Istanbul is Turkey’s largest city, and one of the biggest in the world, with a population of over 14 million. Seven Turkish cities have populations in excess of 1,000,000 people, but this number will very likely shoot up as the 21st century continues.

E-commerce, expanding consumer bases driving Turkish inner city logistics shifts

The growing percentage of Turkey’s population living in urban spaces is also being fuelled by a general expansion in the population. The population totalled nearly 80 million in 2016, after growing at an average rate of 1.6% over the decade.

Subsequently, levels of retail spending are rising, in tandem with Turks enjoying greater purchasing power. Individually, its great news for your average person on your average Turkish street. For transport and logistics firms, however, it presents new distribution challenges – namely, how to fulfil deliveries in busier cities?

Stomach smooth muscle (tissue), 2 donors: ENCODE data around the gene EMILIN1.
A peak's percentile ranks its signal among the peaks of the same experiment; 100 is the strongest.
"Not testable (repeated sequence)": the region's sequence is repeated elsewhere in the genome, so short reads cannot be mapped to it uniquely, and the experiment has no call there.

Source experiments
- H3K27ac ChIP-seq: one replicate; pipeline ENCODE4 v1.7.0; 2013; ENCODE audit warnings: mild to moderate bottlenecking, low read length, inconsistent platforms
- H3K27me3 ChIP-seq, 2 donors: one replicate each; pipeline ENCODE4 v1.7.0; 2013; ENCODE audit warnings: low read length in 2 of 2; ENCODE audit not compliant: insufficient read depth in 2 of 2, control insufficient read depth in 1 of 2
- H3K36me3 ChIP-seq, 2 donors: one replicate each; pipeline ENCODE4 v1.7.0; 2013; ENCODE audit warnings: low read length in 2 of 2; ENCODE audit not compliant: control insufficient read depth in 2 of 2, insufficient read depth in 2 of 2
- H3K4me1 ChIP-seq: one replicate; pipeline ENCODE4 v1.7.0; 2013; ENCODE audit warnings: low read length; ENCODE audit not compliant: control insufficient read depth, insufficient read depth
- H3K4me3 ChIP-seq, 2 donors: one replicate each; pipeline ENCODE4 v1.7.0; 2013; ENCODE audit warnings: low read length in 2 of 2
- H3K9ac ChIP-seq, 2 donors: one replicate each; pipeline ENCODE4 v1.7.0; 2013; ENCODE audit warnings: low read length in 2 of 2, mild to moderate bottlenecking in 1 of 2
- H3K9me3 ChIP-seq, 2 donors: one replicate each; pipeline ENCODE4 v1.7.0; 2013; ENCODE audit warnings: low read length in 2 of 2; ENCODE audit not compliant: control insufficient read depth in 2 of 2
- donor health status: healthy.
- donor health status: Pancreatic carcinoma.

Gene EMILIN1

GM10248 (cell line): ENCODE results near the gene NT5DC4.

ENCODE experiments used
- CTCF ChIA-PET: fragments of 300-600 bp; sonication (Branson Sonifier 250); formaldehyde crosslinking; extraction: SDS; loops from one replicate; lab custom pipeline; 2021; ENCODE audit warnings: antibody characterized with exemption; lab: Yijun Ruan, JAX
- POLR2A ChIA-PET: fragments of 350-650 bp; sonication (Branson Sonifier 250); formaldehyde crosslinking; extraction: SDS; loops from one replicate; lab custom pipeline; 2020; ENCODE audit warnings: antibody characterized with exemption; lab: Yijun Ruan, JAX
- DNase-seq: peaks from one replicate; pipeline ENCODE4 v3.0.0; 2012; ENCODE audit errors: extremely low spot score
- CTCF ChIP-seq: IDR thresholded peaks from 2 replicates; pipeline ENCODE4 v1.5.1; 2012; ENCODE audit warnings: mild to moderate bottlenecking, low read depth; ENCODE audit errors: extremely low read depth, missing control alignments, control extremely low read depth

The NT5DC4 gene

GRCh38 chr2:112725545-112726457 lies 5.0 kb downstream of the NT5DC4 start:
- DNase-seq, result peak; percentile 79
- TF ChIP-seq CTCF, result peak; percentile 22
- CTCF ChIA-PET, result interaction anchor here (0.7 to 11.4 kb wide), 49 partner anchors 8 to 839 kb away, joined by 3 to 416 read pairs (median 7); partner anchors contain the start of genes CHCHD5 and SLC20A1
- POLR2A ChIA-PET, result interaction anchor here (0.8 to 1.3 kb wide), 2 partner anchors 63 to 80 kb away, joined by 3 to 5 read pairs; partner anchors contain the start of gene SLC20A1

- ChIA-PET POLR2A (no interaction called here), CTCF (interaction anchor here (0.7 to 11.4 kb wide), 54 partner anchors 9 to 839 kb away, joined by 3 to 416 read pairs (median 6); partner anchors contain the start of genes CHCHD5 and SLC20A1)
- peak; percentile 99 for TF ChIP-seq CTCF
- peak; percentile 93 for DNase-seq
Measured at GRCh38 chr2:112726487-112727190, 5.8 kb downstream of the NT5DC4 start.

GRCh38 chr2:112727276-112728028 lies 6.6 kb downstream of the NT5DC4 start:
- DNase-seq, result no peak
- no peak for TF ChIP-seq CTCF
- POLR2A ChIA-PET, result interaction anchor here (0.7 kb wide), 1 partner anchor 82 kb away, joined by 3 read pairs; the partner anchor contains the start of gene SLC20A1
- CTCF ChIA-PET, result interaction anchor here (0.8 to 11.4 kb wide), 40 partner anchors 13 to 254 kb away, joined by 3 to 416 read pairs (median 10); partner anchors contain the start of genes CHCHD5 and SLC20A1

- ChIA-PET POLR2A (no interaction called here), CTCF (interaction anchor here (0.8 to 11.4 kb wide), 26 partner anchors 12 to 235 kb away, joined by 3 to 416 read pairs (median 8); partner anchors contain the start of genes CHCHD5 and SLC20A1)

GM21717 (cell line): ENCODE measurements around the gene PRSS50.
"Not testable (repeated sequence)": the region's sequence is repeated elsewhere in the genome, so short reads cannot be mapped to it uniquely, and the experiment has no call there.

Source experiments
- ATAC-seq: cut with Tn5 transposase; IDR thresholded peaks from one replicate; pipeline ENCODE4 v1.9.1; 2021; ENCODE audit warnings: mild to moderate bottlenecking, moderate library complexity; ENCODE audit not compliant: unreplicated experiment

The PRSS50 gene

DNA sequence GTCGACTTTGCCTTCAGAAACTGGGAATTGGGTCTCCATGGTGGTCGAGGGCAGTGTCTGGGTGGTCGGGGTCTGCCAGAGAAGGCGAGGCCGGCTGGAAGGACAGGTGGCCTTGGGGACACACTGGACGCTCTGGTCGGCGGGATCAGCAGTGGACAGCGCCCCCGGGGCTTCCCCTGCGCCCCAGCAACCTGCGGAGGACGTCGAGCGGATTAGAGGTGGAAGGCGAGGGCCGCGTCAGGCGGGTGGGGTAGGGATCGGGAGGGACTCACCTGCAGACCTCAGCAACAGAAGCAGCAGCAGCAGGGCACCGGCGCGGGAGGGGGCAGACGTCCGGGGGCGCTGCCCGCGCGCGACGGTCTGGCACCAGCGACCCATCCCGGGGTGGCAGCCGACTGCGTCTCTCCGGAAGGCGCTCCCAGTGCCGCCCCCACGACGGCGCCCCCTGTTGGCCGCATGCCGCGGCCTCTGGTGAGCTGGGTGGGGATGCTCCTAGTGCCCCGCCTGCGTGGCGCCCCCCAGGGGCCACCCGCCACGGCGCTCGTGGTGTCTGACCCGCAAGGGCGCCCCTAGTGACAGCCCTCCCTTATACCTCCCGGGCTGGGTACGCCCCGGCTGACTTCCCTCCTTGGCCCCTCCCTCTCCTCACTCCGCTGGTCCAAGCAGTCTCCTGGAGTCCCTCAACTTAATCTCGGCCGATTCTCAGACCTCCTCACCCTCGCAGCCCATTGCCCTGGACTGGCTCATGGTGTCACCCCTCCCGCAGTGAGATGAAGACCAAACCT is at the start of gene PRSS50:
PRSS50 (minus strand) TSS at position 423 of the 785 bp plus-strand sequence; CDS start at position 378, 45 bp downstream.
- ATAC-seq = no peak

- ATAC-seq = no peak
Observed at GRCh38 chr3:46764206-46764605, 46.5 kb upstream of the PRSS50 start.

E-commerce is booming in Turkey too. 44% of Turkey’s population actively shops online. By 2021, around 72% of Turks will be online shoppers. As much as $11.6 billion a year will be digitally spent by Turkish consumers by this time. That’s a lot of goods requiring fast, efficient delivery.

Also putting strain on logistics services is the growing number of vehicles in city centres. In Istanbul alone, an additional 136,000 vehicles, including, vans, trucks and cars, hit the city’s streets every year. Working around greater inner-city congestion levels will also present significant obstacles for 3pl logistics companies.